Singapore could see 2,000 COVID-19 deaths every year – minister – Community News
Covid-19

Singapore could see 2,000 COVID-19 deaths every year – minister

Cyclists pass the city skyline during the coronavirus disease (COVID-19) outbreak in Singapore on Oct. 28, 2021. REUTERS/Edgar Su

SINGAPORE, Nov. 1 (Reuters) – Singapore could see 2,000 COVID-19 deaths annually over time, mostly among the elderly, but it was focused on preventing excess mortality, a minister said Monday, as the country fights against the largest increase in infections.

At 0.2%, Singapore’s COVID-19 death rate is comparable to the number of deaths from pneumonia before the pandemic hit, said Janil Puthucheary, a senior secretary of state in parliament.

It’s also lower than other countries where pre-vaccination cases rose, he said.

“But it does mean that the absolute number of deaths from COVID-19 will increase over time, despite the best possible medical care,” he said. “We could have maybe 2,000 deaths a year from COVID-19.”

The minister has not indicated for how many years that estimate could apply. Singapore had 4,000 deaths a year from flu and other pre-pandemic respiratory illnesses, he said.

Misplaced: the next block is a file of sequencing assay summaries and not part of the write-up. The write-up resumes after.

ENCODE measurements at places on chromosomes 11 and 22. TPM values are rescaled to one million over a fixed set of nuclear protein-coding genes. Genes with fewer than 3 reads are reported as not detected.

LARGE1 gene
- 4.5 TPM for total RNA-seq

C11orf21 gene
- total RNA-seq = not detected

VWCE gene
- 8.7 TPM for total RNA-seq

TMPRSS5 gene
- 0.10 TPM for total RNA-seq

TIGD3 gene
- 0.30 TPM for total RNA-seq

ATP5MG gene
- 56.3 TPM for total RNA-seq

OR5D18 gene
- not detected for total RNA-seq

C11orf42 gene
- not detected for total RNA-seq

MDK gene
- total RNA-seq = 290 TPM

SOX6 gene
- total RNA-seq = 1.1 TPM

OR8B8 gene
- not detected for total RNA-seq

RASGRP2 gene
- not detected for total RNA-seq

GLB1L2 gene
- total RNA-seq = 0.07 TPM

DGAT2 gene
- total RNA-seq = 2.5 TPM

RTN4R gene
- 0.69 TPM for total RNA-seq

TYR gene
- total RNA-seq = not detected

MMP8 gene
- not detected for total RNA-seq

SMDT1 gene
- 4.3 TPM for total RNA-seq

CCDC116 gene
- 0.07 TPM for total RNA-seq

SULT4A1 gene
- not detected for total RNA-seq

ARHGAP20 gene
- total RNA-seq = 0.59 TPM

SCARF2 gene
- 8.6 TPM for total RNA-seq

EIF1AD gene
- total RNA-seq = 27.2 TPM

More than 80% of Singapore’s 5.45 million residents are fully vaccinated and nearly all cases are asymptomatic or mild. About 95% of those who died in the past six months were over the age of 60 and 72% of those who died were not fully vaccinated.

Puthucheary said the country was trying to live with COVID-19 as endemic without excess mortality. “While we will have deaths from COVID-19, we will not see more overall deaths than in a normal non-COVID year.”

The city-state extended curbs to contain the spread of COVID-19 through the end of this month, sparking some criticism from the public.

But the Prime Minister’s wife, Ho Ching, said people should stop complaining.

“We’re just spoiled children if we keep harping on our disappointment with food and liberties…let’s do our best to help, instead of wasting our energy on tantrums and whining,” Ho said.

Reporting by Aradhana Aravindan and Chen Lin; Editing by Martin Petty and Sanjeev Miglani

Our Standards: The Thomson Reuters Trust Principles.